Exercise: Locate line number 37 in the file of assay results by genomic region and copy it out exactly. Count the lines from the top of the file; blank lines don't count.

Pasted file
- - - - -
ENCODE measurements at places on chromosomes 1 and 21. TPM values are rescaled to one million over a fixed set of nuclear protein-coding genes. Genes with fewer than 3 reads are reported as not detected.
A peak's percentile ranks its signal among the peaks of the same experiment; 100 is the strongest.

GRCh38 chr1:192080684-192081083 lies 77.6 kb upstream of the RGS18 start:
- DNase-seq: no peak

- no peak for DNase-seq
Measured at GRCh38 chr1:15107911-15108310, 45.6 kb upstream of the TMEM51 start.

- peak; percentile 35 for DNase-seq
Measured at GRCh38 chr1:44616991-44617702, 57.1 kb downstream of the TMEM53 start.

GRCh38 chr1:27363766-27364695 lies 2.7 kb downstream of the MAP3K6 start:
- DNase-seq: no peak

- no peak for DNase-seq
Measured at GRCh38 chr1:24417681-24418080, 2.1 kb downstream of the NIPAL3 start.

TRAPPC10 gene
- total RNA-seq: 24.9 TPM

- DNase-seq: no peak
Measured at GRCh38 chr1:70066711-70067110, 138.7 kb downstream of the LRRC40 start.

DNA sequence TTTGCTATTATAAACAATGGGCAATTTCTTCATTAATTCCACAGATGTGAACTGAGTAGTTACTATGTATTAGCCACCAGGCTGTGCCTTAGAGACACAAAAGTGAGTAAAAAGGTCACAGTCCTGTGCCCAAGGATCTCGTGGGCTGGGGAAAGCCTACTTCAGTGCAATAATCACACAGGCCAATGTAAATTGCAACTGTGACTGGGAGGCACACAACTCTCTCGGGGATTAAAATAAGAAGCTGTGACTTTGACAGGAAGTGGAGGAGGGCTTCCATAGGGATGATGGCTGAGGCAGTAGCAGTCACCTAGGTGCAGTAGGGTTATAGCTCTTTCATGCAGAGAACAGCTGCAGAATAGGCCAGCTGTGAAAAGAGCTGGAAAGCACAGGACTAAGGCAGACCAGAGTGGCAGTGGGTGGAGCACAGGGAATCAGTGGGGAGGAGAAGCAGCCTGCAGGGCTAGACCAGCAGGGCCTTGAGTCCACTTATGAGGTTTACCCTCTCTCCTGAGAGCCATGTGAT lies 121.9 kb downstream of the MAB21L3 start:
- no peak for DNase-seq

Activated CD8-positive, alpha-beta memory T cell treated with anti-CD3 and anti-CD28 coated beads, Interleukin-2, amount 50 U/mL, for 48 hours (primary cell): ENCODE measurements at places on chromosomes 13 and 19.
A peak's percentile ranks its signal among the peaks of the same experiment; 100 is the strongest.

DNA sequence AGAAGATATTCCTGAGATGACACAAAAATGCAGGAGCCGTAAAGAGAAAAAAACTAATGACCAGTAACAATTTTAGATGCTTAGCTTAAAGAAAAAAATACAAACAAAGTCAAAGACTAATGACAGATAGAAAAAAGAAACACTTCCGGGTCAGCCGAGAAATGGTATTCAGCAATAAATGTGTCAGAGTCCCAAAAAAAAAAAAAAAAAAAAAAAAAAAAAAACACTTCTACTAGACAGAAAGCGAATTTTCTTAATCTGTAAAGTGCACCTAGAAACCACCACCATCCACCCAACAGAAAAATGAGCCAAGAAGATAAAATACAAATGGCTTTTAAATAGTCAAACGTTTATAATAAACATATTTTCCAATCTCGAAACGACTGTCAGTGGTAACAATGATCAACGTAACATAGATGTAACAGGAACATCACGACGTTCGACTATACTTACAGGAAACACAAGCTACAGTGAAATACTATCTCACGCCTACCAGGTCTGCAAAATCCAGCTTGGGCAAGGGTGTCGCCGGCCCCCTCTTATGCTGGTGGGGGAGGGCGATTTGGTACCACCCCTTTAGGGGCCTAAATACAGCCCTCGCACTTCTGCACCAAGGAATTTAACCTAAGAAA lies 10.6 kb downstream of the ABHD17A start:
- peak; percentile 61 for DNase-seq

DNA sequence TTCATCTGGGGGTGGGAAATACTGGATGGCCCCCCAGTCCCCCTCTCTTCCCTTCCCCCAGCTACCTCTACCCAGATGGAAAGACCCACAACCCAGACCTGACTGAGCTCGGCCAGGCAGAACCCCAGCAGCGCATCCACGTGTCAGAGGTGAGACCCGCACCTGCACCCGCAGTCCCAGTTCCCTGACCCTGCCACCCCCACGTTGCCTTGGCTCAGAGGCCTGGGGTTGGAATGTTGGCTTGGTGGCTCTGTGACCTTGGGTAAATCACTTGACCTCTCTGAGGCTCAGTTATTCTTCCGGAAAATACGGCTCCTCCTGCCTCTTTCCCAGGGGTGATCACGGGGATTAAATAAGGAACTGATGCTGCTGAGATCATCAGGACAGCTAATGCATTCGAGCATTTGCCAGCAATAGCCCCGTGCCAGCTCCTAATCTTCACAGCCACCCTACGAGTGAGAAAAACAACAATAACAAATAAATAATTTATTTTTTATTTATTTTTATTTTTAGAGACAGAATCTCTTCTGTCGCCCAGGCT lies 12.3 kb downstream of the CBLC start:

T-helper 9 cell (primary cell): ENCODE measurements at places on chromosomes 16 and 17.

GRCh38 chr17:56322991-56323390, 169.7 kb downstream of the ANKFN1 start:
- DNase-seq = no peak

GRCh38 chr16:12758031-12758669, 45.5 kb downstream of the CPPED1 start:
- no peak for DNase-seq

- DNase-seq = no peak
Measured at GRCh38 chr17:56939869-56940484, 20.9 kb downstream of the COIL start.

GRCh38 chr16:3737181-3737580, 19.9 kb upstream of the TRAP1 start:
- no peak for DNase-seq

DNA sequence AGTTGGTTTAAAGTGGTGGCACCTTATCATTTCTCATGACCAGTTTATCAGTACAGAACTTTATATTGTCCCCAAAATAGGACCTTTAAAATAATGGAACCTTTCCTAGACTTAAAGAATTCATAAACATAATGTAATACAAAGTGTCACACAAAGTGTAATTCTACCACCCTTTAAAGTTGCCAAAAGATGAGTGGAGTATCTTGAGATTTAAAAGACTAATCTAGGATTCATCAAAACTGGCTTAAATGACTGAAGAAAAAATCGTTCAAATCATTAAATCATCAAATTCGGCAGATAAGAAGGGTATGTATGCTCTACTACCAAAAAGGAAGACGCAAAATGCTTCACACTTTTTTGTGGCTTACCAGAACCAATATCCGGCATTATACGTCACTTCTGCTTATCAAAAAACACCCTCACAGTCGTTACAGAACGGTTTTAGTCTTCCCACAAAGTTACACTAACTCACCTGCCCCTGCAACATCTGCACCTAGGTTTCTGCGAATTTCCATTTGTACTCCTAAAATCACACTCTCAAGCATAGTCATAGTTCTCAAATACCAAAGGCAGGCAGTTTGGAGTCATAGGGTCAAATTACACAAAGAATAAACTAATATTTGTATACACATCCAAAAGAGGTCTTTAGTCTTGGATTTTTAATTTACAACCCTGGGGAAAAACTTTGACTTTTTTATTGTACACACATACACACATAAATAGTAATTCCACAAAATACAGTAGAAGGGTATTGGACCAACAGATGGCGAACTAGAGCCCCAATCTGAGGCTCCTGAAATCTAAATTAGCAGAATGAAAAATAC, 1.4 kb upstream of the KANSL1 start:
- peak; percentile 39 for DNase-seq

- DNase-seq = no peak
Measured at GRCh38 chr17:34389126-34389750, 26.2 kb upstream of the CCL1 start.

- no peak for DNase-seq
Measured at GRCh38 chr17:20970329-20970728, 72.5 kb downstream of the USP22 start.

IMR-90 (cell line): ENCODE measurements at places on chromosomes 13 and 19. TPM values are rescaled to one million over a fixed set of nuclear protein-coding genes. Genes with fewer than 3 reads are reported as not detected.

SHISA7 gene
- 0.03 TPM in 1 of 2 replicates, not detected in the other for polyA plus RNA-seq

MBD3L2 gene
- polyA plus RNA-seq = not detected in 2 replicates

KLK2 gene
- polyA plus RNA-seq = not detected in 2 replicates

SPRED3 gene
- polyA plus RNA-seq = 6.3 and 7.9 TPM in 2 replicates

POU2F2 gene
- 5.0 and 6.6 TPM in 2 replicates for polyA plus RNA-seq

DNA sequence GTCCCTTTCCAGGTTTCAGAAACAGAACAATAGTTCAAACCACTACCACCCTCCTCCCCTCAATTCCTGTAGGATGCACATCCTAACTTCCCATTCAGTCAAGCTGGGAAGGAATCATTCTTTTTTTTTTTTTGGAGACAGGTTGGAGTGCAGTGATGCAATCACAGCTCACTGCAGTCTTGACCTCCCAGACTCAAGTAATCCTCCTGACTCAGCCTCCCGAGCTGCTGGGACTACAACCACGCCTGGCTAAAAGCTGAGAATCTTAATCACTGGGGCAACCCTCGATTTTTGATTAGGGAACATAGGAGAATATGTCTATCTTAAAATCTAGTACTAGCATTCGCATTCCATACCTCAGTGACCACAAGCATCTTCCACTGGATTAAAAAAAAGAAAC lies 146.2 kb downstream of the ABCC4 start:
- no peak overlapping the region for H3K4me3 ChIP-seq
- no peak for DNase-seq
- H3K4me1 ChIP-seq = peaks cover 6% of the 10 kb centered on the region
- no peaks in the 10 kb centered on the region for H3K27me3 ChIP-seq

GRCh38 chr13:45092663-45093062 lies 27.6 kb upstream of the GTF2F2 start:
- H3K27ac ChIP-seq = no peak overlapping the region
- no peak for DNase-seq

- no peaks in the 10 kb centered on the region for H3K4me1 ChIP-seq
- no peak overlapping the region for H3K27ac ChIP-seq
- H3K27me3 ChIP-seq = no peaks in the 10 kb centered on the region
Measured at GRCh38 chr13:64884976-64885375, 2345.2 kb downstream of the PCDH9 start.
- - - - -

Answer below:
- no peak for DNase-seq